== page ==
Because of its currency-printing capability, the federal government is uniquely able to offer a job guarantee, enabling unemployment to end for anyone who is willing to work. A job guarantee is in the UN Declaration of Human Rights, was supported by Martin Luther King, Jr. and Franklin Roosevelt, and is a very popular proposition in the U.S., with larger than 75% support. A job guarantee can aid significantly in limiting the severity of recessions. Usually upon onset of an economic downturn, unemployment rises, and then spending falls, causing a cascading impact. A government job guarantee can curtail this vicious cycle, while allowing workers to retain skills and avoid depression that can be linked with unemployment. A job guarantee can also be harnessed towards democratically-determined public good.
MMT thinking is especially useful as a ticket to opening up more equitable visions of post-carbon futures. Let examine some actions that have been proposed by climate justice advocates around the world through the lens of MMT.
- A just transition for workers in the fossil fuel industry could be aided with job training programs, and guaranteed employment in renewable energy or pollution remediation.
- Job programs like the proposed Civilian Climate Corps can help build resilience of marine and forest ecosystems, expand local agriculture, install renewable energy and expand emergency management and recovery in the face of increasing climate extremes. These can be especially useful in helping rural communities thrive in a hotter future.
- Government investment can help with the type of work a country prioritizes. Many careers with social benefit, like education, care work, and the arts are low carbon in nature. Public investment in these jobs are also an important part of decarbonization strategies.
- Government funding need not be in the form of contracts to corporations; they can help support community ownership of renewable energy. This can be critical in making sure the public interest is prioritized in the energy transition, and is further discussed in the energy democracy chapter.
- Public transportation in the form of electric trains, buses, and light rail lines can be constructed across the world, to decarbonize transportation, reduce air pollution in environmental justice communities near highways, and improve the quality of life for commuters.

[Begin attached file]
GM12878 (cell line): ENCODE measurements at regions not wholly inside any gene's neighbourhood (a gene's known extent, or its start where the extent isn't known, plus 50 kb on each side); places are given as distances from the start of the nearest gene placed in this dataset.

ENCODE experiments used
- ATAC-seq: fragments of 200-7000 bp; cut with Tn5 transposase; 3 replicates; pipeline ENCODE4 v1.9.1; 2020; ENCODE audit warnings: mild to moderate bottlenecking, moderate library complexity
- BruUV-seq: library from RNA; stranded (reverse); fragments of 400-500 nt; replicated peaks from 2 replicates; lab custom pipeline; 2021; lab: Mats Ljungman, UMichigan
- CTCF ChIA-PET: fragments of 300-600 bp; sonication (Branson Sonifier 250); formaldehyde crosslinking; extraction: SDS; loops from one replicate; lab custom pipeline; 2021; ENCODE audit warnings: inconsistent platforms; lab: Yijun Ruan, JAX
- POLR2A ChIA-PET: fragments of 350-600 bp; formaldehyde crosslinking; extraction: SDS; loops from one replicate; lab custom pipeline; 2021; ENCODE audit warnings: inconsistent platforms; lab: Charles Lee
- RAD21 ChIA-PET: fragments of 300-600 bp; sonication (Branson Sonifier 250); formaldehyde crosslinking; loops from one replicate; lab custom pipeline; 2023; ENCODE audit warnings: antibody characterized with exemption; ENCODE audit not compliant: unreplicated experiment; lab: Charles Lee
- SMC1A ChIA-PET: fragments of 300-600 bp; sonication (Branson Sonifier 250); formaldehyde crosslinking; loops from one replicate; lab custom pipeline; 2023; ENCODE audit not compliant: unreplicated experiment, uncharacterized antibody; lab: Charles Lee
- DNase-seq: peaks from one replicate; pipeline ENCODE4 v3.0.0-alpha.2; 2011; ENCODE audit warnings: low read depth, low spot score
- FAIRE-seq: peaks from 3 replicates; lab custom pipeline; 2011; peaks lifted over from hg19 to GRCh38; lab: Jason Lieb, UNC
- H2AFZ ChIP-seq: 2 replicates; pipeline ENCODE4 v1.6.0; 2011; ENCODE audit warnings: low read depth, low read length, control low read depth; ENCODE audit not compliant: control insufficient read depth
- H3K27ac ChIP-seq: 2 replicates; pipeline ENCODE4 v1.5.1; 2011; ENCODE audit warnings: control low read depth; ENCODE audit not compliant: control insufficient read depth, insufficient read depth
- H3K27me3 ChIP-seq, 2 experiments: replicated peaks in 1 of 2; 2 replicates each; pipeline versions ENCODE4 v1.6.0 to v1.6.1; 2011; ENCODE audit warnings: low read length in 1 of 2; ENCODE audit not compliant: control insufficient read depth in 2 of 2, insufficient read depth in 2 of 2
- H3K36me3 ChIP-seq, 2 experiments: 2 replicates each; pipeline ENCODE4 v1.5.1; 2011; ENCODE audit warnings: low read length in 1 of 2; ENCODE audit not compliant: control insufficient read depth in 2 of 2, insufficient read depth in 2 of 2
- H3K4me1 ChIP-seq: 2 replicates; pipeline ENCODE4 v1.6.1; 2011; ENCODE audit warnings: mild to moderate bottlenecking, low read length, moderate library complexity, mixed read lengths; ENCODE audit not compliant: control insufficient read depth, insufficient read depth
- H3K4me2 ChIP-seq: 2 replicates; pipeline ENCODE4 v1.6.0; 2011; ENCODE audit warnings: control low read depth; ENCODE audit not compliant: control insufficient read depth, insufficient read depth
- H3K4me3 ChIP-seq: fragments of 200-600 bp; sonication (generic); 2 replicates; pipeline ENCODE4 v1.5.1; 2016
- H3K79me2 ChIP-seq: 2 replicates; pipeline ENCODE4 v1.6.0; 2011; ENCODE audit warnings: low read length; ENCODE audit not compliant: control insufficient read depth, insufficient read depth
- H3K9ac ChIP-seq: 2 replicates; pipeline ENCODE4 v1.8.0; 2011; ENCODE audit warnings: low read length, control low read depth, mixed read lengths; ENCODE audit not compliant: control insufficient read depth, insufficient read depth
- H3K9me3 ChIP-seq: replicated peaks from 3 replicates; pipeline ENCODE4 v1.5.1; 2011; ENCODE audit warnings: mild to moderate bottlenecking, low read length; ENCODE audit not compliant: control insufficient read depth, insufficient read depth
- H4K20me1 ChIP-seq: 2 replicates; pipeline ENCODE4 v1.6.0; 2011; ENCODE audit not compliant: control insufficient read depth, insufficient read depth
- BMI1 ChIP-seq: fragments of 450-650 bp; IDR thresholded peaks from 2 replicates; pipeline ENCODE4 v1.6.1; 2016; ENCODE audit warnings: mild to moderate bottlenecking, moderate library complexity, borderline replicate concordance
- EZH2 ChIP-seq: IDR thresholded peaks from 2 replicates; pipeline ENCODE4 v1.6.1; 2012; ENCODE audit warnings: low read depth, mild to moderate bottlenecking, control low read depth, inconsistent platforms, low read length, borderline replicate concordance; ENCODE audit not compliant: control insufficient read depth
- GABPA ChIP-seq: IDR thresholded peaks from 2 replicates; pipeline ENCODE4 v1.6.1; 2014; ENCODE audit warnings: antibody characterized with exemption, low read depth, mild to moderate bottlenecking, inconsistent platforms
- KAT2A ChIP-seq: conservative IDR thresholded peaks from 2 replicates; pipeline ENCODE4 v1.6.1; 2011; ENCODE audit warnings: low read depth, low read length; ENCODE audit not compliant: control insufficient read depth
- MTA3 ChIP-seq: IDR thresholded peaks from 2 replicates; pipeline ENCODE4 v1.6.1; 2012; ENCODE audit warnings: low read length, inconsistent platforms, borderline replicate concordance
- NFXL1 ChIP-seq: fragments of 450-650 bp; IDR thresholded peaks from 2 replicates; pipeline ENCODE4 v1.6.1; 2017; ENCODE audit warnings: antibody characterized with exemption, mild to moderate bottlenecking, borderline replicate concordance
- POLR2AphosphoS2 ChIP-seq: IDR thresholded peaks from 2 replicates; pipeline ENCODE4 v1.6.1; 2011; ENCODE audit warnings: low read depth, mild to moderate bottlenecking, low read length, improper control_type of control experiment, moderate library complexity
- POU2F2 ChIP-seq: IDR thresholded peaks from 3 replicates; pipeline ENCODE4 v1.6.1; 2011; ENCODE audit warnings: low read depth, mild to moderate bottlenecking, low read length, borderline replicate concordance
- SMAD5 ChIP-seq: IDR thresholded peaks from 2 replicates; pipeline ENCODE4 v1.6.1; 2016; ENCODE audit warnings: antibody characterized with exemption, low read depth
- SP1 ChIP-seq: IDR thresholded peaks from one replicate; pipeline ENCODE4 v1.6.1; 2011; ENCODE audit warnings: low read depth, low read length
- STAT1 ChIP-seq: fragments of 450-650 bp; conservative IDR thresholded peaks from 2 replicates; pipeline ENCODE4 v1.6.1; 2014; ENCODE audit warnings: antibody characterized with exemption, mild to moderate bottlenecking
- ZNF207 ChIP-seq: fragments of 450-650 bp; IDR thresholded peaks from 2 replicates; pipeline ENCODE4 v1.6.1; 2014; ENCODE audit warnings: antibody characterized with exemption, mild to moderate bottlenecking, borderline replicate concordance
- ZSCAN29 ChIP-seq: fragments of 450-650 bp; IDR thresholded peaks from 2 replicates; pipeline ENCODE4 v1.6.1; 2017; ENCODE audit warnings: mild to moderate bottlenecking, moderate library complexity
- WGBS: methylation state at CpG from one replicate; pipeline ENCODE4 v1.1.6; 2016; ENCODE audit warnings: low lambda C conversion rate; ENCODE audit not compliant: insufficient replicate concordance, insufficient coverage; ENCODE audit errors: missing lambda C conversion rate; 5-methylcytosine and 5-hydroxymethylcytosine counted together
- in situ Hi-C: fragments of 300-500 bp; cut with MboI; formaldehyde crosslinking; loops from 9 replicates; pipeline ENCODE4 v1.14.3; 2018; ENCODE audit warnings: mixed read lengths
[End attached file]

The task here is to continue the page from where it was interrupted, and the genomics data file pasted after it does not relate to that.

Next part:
- Rapid shuttering of polluting industries can be enacted through federal government purchasing of fossil fuel assets as part of a managed shutdown strategy. This can be highly beneficial for workers, who would otherwise lose pensions when companies go bankrupt.
- Many people around the world are living in locations that are threatened by sea level rise. Investment in public housing in safe locations can help assure that people have the freedom to move (one of the “five freedoms” described in the book A Planet to Win: Why We Need a Green New Deal).
- Debt cancellations can be enacted, easing the strain on countless people who struggle with medical, educational or other sources of debt. Countries in the Global South have a large amount of their GDP going to interest payments to the Global North. Debt cancellation can be a cornerstone of climate reparations programs.
Consider an existential threat to our civilization. What would a democratic government do to preserve its society? They would dedicate whatever real resource is needed to protect its people. While many might imagine a world war as the threat, the climate crisis is just as appropriate. Visions of an equitable, fossil fuel free future, with a just transition for all workers needs not be constrained by the cost. It’s only constrained by the real resources, most importantly the highly renewable resource of citizens demanding democratic change. How would you imagine using public money for climate justice?
The Just Solutions Collective are “a collective of BIPOC-Frontline leaders and groups leading justice-centered policy and program efforts in states, nations, and communities.”
- Their “Comprehensive Building Blocks for a Regenerative and Just 100% Policy” is essential reading for those who want a comprehensive analysis of actions towards 100% clean energy from a justice perspective. They consider topics ranging from siting and labor to financing and public participation.
- Read a recent blog post from their network on green banks, a unique way of financing renewables. A related resource by the esteemed environmental justice organization Asian Pacific Environmental Network and Energy Efficiency for All is this paper on public banks.